4. Balconi Coffee Company in Los Angeles   -Have you ever heard of the Siphon Method? Well that's what they do here and they do it well. If you don't know what it is, it looks a bit like a chemistry lab while they concoct the best cup of coffee you will ever experience.
5. Dripp in Chino Hills and Fullerton - Specializing in coffee AND ice cream sandwiches -- I think I may have found my new love.
6. Old Cal Coffee in San Marcos - The sense of community is one of the first things you notice at Old Cal Coffee, which is the oldest coffee shop in the area. People gather here to connect and they are made to feel welcome. For local music this place can't be beat as they regularly feature local musicians that brew up some epic coffeehouse concerts.
7. Alta Coffee and Restaurant in Newport Beach - Tucked off the main road, this coffee shop is a quaint find with great food and a nice lineup of events including live poetry and music. But the best part about this place is that it feels like home. Just as an example, there is a wall dedicated to regular customers where they keep their very own coffee mugs. How's that for local charm!
8. Another Kind of Sunrise in Venice Beach - This coffee shop is the tiniest one on the list and its cuteness factor is through the roof. Tucked off the street down an artistic looking alley, you will find this locally owned and operated coffee stand that serves "buttery" coffee named after the owner. It also dishes up some dreamy baked goods.

9. Joshua Tree Coffee Company - If you don't have plans go to Joshua Tree for its epic beauty, at least go there to experience Joshua Tree Coffee Company. They first started roasting beans in a small roaster in their kitchen and have since graduated to much larger and fancier equipment. They believe in only the best coffee beans that are organic, fair trade and rain forest alliance certified; they are passionate about educating the public on why buying and consuming this type of bean is important. This place is special and not just because it's in Joshua Tree, but because of the passion and heart that is apparent in the product they produce.  The Siphon Method in action at Joshua Tree Coffee Company, too.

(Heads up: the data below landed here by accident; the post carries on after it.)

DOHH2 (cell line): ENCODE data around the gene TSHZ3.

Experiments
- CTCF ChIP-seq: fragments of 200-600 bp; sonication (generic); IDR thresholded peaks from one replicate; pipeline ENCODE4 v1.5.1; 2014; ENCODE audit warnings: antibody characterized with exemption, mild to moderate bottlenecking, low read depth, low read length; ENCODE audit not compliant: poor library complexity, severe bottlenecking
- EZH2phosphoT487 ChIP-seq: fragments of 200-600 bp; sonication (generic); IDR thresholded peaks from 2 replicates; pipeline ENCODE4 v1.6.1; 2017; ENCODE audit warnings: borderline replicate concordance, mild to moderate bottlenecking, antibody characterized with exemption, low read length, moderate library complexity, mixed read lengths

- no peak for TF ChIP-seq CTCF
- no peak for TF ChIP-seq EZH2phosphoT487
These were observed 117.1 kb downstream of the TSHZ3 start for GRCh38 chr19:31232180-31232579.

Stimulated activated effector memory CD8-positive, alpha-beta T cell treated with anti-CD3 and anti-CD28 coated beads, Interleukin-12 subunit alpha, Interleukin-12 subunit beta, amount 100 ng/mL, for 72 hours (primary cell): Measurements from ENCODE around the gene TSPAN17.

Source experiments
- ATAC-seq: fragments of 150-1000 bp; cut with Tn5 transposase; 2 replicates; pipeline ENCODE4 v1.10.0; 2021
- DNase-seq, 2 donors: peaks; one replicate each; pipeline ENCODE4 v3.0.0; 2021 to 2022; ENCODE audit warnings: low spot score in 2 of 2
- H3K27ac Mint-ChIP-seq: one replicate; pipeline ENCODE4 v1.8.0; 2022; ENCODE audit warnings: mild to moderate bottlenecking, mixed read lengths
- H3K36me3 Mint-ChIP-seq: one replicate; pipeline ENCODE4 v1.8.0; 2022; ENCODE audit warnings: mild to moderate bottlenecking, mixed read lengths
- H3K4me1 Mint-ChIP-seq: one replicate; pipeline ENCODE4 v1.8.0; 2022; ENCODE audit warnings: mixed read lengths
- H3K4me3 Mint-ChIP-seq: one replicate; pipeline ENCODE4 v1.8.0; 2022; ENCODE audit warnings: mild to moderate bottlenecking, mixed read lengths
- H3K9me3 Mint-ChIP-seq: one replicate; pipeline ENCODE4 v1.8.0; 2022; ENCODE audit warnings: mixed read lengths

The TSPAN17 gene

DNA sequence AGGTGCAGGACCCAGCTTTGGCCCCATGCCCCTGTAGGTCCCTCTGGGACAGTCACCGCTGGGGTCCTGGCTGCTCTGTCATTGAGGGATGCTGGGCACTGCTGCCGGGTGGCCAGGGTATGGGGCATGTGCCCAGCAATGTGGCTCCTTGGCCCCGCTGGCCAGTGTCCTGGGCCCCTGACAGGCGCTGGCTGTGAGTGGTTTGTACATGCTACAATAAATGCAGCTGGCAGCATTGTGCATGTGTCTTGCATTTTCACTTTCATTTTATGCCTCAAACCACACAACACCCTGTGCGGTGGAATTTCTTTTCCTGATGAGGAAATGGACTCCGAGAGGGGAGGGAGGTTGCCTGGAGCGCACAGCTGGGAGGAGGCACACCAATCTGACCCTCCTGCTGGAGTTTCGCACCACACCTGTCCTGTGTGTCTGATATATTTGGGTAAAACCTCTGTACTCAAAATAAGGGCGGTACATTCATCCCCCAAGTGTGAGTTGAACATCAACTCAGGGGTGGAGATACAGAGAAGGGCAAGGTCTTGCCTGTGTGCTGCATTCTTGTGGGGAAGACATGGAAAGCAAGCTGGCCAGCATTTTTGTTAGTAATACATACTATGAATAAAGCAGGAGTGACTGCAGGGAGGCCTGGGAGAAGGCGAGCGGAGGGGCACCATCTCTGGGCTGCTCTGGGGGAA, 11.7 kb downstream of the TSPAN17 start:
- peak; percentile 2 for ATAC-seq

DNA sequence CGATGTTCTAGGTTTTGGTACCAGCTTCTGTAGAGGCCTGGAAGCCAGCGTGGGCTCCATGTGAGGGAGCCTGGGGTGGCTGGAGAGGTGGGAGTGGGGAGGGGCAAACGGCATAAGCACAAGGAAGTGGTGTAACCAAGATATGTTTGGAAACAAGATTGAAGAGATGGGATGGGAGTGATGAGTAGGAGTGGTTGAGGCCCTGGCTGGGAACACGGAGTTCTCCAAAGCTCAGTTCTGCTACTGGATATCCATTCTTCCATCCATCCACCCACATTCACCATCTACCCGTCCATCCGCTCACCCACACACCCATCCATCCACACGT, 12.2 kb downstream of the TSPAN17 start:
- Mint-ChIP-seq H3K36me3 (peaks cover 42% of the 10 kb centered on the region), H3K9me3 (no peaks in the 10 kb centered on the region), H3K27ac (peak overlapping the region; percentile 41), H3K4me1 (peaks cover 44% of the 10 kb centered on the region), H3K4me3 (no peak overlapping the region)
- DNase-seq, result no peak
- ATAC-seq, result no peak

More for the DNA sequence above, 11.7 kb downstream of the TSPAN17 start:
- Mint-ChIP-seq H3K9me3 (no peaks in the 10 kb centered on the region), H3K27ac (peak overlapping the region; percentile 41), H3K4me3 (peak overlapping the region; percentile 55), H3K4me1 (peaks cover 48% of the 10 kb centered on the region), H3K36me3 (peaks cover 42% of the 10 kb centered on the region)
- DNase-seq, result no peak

10. Hidden House Coffee in San Juan Capistrano - Old fashioned and charming in every way. This gem is tucked away on a delightful street with old homes that have been converted into shops and boutiques. Hidden House makes me want to perch on the patio in a cozy spot with a cup of coffee and a good book.
All of these spots make me want to linger for a while. Did you see any of your favorite places on the list? Let us know what other coffee shops are a must to experience in Southern California for great coffee and a great atmosphere.


Tuesday, January 16, 2018

Toon Town Hidden Mickeys

Hidden Mickey's Main Street

 turn your head sideways

Disney Characters

Hidden Mickeys

For Christmas this year I bought myself a year of Disney. Yes I have an annual pass for 2018.
One thing that I would like to do is find all the hidden Mickeys. Wanda and I each have a book while they are different they have some similarities. This makes for a great day.
We did our first Hidden Mickey hunt on 1/14/2018.
Here are a few of the mickeys we found in fantasyland.


I am going to use this post to track those projects that I want to complete in 2018
1.south Dakota book
2. Alaska book
3. 2016 daily book
4. 2017 daily book

Friday, December 15, 2017

A Family Secret

I have been with my husband over 20 years married for almost 10. Every year we indulge in something called Biscochitos. it is a cookie with roots in NM. It is an amazing smell when you walk in a restaurant and they are baking. I have tried for years to get my hands on a family recipe to no avail. Well doing some genealogy research and attending my MIL service in 2016 I met some of the most amazing people. Tim's cousin Donna shared her grandmas recipe with me. Oh the excitement the tears the goosebumps. Tim's cousin grandma is Tim's mom's sister which means somewhere in this recipe is things that Nana did --- I can't tell you how excited I AM.
The secret to good cookies is using lard . It makes them very tender .
1c sugar , 2 cups pure lard , 1tsp anise seed , cream mixture together until creamy , add 2 eggs beaten , add 6 c flour 3 tsp baking powder , 1 tsp salt , 1/4c water as needed . Roll dough , cut in shapes , dust top of cookies with sugar and cinnamon mix . Bake at 350 for 8 -10 min or until golden brown . That's it , let me know how they come out . Happy holidays .

Tuesday, October 03, 2017

Harvest - Bible study

Courage. Faith. Persistence. Prayer. Redemption. Does God work through the circumstances and events of people's lives to bring about His plan? Join us as we trace the stories of two ordinary people who risked everything to trust God's extraordinary plan to save their people and see their nation restored.
Our 2017-2018 Virtue study series begins October 4-5, 2017 and runs through May 2018.

The Rebuilt Life
The Chosen Life

Studies in Nehemiah and Ester

Tuesday, May 23, 2017


The Five (or Seven) Stages of Grief

   J | Your Tribute Founder